A firm's theoretical price can be thought of as the sum of its tangible value the capitalized value of its current earnings stream plus its franchise value the capitalized value of future investments offering above market returns. The price! earnings ratio (PIE) of a firm with no franchise value the base P/E is simply the reciprocal of the market capitalization rate. By contrast, the PIE of a firm with substantial franchise opportunities will be at a premium to the base PIE.
As time passes, franchise prospects become current opportunities. The funding of these opportunities leads to additional earnings and franchise value is converted into tangible value. As a result of this conversion process, the relative proportion of franchise value to tangible value declines, and so does the firm's PIE.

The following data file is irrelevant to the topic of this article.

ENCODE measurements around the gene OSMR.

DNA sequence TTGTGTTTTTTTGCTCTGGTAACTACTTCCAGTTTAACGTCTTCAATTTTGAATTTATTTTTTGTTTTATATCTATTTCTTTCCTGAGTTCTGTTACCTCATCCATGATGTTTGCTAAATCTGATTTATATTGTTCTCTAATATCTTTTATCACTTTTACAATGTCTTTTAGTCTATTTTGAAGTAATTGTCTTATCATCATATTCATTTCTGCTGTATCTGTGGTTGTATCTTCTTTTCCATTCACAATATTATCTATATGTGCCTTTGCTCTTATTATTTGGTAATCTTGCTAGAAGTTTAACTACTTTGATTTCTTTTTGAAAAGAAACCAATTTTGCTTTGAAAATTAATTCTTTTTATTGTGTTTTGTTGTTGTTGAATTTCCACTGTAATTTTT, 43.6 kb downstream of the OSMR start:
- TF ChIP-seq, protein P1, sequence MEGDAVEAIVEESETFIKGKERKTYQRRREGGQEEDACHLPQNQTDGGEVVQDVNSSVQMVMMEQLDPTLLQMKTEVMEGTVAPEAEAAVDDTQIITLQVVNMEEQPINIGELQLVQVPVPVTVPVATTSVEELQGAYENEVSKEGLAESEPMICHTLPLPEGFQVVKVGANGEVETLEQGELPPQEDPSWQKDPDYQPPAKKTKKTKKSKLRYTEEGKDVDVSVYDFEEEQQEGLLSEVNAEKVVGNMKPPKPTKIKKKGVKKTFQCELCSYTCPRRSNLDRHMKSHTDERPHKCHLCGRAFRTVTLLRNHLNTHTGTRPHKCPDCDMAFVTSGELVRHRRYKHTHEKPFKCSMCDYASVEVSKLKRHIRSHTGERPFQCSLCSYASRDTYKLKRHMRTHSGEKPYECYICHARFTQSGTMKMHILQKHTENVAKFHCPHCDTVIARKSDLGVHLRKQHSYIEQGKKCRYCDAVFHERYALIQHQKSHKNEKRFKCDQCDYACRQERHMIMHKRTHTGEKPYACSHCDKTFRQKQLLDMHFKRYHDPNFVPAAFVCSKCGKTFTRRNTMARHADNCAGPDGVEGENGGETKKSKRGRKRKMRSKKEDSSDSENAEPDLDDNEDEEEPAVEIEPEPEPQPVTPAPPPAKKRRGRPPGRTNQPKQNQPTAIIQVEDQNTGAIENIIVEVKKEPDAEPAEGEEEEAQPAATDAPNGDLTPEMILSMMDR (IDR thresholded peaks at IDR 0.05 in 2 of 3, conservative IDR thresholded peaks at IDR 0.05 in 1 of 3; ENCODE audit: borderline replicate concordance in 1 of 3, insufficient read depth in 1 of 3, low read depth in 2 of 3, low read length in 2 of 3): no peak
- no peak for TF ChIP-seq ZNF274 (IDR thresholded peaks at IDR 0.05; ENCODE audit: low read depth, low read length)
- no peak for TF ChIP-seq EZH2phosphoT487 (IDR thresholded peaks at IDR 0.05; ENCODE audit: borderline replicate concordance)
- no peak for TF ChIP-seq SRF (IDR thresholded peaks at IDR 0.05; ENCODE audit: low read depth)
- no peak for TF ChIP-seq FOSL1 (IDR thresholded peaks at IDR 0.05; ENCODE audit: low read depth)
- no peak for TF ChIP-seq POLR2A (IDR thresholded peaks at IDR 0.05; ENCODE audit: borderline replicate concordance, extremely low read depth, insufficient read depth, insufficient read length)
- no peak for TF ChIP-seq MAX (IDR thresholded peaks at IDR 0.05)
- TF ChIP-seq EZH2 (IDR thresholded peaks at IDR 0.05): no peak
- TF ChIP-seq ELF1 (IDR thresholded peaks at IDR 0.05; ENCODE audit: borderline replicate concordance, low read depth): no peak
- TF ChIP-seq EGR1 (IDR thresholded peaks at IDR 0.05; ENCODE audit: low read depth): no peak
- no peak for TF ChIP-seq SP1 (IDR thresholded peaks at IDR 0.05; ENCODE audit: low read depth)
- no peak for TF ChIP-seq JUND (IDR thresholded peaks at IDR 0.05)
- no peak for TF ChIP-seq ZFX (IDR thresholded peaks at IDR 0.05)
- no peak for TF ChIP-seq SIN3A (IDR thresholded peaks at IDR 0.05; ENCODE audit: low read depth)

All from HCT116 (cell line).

For the basic case where franchise opportunities are finite in scope and time, firm variables will behave in generally predictable ways. Earnings growth and PIE will be abnormally high while the franchise is being "consumed". However, over the consumption period, the firm's PIE will erode toward the base PIE, and price appreciation will lag earnings growth. Once the franchise is fully consumed, firm earnings, dividends and price will all grow at a single (generally lower) rate, determined by the market rate and the firm's retention policy.